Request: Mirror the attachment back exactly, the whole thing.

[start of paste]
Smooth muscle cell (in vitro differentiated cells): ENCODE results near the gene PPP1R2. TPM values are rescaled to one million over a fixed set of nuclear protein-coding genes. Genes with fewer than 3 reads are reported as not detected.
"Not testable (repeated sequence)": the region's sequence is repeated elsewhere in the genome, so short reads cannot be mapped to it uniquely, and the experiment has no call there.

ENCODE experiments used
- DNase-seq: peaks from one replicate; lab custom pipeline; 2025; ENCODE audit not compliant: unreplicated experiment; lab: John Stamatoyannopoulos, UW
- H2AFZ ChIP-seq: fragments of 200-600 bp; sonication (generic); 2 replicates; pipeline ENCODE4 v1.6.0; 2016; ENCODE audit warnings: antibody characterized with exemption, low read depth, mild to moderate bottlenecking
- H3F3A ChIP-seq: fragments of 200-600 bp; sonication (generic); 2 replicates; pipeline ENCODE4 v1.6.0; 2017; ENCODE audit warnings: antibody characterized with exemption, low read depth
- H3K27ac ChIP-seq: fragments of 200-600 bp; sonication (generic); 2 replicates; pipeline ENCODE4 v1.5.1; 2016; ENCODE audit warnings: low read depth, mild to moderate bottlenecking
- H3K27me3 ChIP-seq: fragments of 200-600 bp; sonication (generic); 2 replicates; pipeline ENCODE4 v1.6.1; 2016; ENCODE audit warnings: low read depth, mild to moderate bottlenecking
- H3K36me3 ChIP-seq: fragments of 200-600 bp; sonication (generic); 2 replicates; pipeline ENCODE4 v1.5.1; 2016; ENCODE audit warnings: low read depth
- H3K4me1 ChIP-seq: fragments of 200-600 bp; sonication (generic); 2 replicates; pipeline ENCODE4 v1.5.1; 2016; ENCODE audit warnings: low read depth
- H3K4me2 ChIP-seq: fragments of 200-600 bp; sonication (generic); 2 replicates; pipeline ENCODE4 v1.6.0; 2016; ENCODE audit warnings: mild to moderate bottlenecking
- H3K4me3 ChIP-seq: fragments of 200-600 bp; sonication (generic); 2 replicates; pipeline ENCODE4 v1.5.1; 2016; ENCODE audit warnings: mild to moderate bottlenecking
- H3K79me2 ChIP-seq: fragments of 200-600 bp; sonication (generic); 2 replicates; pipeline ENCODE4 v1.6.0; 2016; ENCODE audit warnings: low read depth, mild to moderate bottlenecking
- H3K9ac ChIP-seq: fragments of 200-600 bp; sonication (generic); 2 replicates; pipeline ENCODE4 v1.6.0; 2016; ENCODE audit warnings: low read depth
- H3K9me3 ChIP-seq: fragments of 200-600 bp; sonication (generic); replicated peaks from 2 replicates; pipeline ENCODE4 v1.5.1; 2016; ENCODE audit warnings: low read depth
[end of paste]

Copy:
Smooth muscle cell (in vitro differentiated cells): ENCODE results near the gene PPP1R2. TPM values are rescaled to one million over a fixed set of nuclear protein-coding genes. Genes with fewer than 3 reads are reported as not detected.
"Not testable (repeated sequence)": the region's sequence is repeated elsewhere in the genome, so short reads cannot be mapped to it uniquely, and the experiment has no call there.

ENCODE experiments used
- DNase-seq: peaks from one replicate; lab custom pipeline; 2025; ENCODE audit not compliant: unreplicated experiment; lab: John Stamatoyannopoulos, UW
- H2AFZ ChIP-seq: fragments of 200-600 bp; sonication (generic); 2 replicates; pipeline ENCODE4 v1.6.0; 2016; ENCODE audit warnings: antibody characterized with exemption, low read depth, mild to moderate bottlenecking
- H3F3A ChIP-seq: fragments of 200-600 bp; sonication (generic); 2 replicates; pipeline ENCODE4 v1.6.0; 2017; ENCODE audit warnings: antibody characterized with exemption, low read depth
- H3K27ac ChIP-seq: fragments of 200-600 bp; sonication (generic); 2 replicates; pipeline ENCODE4 v1.5.1; 2016; ENCODE audit warnings: low read depth, mild to moderate bottlenecking
- H3K27me3 ChIP-seq: fragments of 200-600 bp; sonication (generic); 2 replicates; pipeline ENCODE4 v1.6.1; 2016; ENCODE audit warnings: low read depth, mild to moderate bottlenecking
- H3K36me3 ChIP-seq: fragments of 200-600 bp; sonication (generic); 2 replicates; pipeline ENCODE4 v1.5.1; 2016; ENCODE audit warnings: low read depth
- H3K4me1 ChIP-seq: fragments of 200-600 bp; sonication (generic); 2 replicates; pipeline ENCODE4 v1.5.1; 2016; ENCODE audit warnings: low read depth
- H3K4me2 ChIP-seq: fragments of 200-600 bp; sonication (generic); 2 replicates; pipeline ENCODE4 v1.6.0; 2016; ENCODE audit warnings: mild to moderate bottlenecking
- H3K4me3 ChIP-seq: fragments of 200-600 bp; sonication (generic); 2 replicates; pipeline ENCODE4 v1.5.1; 2016; ENCODE audit warnings: mild to moderate bottlenecking
- H3K79me2 ChIP-seq: fragments of 200-600 bp; sonication (generic); 2 replicates; pipeline ENCODE4 v1.6.0; 2016; ENCODE audit warnings: low read depth, mild to moderate bottlenecking
- H3K9ac ChIP-seq: fragments of 200-600 bp; sonication (generic); 2 replicates; pipeline ENCODE4 v1.6.0; 2016; ENCODE audit warnings: low read depth
- H3K9me3 ChIP-seq: fragments of 200-600 bp; sonication (generic); replicated peaks from 2 replicates; pipeline ENCODE4 v1.5.1; 2016; ENCODE audit warnings: low read depth